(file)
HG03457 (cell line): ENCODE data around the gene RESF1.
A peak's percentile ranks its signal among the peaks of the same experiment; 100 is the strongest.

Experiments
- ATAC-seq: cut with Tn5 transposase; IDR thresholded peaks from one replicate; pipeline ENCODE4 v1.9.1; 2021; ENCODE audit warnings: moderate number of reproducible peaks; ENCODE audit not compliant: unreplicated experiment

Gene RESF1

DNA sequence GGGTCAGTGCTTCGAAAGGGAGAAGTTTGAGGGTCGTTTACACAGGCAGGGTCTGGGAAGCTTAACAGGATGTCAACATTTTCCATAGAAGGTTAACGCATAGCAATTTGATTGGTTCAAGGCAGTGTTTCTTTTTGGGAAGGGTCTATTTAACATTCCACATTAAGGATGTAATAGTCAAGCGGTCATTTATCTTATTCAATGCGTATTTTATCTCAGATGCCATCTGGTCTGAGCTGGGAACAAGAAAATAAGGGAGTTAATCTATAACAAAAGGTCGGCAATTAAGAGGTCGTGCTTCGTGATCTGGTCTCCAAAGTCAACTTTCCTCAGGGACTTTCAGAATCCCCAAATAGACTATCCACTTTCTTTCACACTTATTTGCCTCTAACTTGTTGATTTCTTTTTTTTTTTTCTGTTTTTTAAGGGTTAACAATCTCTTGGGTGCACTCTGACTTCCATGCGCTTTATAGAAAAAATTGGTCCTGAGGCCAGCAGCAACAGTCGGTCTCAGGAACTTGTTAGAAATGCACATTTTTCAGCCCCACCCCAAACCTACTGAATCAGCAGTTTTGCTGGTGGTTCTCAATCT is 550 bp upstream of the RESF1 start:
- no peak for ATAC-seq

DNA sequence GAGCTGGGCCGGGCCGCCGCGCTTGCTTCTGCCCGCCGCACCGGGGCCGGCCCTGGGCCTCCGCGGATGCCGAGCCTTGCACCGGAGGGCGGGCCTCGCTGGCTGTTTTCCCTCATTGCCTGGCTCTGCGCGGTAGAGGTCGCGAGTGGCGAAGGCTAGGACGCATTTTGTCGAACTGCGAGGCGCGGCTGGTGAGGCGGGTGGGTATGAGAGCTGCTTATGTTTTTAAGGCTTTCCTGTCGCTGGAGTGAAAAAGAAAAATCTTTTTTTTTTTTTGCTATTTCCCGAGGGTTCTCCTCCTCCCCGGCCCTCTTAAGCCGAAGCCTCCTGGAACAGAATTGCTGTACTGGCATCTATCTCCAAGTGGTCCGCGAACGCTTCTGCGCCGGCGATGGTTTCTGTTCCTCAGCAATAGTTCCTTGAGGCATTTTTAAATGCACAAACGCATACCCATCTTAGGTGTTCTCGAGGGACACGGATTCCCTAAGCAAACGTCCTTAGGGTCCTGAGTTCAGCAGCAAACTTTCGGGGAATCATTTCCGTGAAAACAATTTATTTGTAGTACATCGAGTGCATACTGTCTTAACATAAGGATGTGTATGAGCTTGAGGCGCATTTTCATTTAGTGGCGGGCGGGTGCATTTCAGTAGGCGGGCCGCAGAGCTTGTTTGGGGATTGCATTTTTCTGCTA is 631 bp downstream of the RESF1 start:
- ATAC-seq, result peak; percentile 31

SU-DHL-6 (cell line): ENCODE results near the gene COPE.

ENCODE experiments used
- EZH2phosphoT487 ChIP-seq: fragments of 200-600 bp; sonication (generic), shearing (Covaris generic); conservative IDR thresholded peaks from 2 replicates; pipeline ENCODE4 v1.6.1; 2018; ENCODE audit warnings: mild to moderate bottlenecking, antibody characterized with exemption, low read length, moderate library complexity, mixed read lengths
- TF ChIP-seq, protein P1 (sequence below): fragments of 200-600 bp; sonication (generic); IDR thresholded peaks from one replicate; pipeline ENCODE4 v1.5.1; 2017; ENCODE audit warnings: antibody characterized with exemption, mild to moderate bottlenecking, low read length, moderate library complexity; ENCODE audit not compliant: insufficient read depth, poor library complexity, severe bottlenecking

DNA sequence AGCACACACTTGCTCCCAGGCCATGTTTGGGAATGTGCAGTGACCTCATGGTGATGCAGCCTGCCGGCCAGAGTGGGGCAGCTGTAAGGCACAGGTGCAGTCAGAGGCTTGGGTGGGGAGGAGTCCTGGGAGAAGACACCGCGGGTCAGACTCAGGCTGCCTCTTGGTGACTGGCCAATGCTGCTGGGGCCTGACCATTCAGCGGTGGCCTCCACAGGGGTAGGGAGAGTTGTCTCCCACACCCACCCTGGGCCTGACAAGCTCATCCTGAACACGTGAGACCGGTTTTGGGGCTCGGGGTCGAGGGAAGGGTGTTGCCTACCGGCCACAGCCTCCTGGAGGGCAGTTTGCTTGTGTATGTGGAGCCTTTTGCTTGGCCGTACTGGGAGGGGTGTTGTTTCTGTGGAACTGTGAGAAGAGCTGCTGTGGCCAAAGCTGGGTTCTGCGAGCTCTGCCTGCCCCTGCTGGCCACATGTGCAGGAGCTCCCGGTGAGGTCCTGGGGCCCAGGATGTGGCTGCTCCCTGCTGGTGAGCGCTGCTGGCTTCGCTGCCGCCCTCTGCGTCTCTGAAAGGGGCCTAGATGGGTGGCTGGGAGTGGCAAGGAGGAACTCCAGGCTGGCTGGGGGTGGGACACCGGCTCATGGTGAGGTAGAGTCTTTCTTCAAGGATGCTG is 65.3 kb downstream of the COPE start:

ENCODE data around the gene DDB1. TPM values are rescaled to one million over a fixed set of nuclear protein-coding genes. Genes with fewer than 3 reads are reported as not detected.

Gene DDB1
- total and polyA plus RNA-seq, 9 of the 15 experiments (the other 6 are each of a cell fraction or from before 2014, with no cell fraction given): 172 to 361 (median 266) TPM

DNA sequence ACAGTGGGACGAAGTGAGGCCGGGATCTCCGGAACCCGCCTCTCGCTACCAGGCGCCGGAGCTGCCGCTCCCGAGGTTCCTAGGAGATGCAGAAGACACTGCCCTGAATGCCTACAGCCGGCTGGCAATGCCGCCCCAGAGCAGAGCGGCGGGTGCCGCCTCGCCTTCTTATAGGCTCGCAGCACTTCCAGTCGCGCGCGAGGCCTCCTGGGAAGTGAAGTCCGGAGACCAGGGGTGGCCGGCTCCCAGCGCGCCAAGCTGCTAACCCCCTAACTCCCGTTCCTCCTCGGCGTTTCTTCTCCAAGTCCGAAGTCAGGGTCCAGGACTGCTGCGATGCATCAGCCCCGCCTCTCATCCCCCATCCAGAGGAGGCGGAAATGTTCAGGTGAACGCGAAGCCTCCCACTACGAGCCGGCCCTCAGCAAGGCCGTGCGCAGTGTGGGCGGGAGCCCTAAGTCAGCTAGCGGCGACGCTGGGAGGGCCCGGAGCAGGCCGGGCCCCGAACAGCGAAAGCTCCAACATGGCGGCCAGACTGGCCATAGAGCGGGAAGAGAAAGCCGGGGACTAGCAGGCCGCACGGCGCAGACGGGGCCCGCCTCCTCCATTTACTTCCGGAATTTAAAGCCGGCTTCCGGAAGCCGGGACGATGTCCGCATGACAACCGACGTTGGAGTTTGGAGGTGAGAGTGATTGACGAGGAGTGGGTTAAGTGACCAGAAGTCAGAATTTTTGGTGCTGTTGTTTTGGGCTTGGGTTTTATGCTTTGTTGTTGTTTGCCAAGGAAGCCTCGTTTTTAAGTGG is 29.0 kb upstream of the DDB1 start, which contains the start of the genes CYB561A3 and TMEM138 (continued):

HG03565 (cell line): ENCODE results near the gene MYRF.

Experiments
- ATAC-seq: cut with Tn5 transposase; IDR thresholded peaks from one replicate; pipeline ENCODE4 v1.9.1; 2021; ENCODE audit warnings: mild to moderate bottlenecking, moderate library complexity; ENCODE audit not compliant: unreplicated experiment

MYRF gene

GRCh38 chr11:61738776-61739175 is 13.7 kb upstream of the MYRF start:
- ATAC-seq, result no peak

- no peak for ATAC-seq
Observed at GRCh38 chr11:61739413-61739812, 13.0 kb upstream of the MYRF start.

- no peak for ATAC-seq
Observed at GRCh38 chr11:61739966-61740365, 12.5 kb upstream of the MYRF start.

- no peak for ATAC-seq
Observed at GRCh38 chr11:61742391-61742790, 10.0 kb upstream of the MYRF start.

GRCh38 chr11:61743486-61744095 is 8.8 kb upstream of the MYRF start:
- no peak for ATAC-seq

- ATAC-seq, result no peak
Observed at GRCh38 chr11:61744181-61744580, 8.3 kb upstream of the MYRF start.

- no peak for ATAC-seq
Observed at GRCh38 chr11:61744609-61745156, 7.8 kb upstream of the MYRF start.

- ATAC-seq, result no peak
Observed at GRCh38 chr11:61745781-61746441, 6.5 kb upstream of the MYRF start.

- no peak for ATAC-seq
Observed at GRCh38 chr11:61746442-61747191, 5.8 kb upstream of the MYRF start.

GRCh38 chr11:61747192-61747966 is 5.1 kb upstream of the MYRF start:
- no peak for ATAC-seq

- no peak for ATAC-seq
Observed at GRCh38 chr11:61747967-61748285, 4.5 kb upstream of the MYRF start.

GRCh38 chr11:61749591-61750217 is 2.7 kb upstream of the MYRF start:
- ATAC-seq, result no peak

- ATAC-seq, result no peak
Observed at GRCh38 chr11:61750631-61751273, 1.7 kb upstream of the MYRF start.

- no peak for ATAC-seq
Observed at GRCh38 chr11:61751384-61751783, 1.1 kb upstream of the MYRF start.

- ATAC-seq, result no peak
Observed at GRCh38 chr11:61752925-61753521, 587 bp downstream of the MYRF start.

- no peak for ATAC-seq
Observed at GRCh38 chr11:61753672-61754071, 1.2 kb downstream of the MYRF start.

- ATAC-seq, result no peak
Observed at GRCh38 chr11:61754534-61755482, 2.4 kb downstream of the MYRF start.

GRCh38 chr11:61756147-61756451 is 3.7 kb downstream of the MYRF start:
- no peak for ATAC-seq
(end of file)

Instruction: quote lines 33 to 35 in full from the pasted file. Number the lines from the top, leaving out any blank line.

- ATAC-seq, result no peak
Observed at GRCh38 chr11:61744181-61744580, 8.3 kb upstream of the MYRF start.

- no peak for ATAC-seq